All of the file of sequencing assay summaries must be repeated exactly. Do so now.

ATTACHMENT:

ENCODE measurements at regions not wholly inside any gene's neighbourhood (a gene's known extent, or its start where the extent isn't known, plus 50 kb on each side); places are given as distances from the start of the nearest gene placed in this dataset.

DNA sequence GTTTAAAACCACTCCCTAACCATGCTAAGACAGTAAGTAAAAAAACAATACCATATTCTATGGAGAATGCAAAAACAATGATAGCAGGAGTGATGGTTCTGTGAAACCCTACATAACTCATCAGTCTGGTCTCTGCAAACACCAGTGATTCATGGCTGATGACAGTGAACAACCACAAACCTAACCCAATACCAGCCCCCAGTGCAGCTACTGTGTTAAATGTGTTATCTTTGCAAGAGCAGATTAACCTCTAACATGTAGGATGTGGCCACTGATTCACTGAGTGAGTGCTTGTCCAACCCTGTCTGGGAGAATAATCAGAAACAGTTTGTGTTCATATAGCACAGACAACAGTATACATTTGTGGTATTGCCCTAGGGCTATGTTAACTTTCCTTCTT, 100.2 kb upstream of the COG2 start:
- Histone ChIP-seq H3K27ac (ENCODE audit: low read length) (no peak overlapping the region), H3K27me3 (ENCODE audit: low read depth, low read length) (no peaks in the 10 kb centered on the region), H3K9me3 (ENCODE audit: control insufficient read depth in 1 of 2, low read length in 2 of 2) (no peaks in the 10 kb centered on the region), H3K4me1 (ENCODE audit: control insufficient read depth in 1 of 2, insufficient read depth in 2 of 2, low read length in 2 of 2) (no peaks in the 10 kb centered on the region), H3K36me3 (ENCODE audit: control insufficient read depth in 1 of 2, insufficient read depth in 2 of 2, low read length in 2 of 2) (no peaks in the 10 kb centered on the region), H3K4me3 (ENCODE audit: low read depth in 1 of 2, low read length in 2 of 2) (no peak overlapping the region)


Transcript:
ENCODE measurements at regions not wholly inside any gene's neighbourhood (a gene's known extent, or its start where the extent isn't known, plus 50 kb on each side); places are given as distances from the start of the nearest gene placed in this dataset.

DNA sequence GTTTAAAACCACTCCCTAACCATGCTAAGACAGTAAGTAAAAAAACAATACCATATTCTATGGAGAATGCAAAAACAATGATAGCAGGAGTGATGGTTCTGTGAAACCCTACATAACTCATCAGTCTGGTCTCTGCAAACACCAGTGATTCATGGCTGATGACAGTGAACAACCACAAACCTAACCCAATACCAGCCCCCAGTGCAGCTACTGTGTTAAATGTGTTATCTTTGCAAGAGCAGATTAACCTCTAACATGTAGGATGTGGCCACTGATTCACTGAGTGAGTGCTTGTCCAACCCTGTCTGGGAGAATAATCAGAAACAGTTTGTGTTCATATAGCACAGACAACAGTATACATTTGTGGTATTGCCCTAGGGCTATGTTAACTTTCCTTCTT, 100.2 kb upstream of the COG2 start:
- Histone ChIP-seq H3K27ac (ENCODE audit: low read length) (no peak overlapping the region), H3K27me3 (ENCODE audit: low read depth, low read length) (no peaks in the 10 kb centered on the region), H3K9me3 (ENCODE audit: control insufficient read depth in 1 of 2, low read length in 2 of 2) (no peaks in the 10 kb centered on the region), H3K4me1 (ENCODE audit: control insufficient read depth in 1 of 2, insufficient read depth in 2 of 2, low read length in 2 of 2) (no peaks in the 10 kb centered on the region), H3K36me3 (ENCODE audit: control insufficient read depth in 1 of 2, insufficient read depth in 2 of 2, low read length in 2 of 2) (no peaks in the 10 kb centered on the region), H3K4me3 (ENCODE audit: low read depth in 1 of 2, low read length in 2 of 2) (no peak overlapping the region)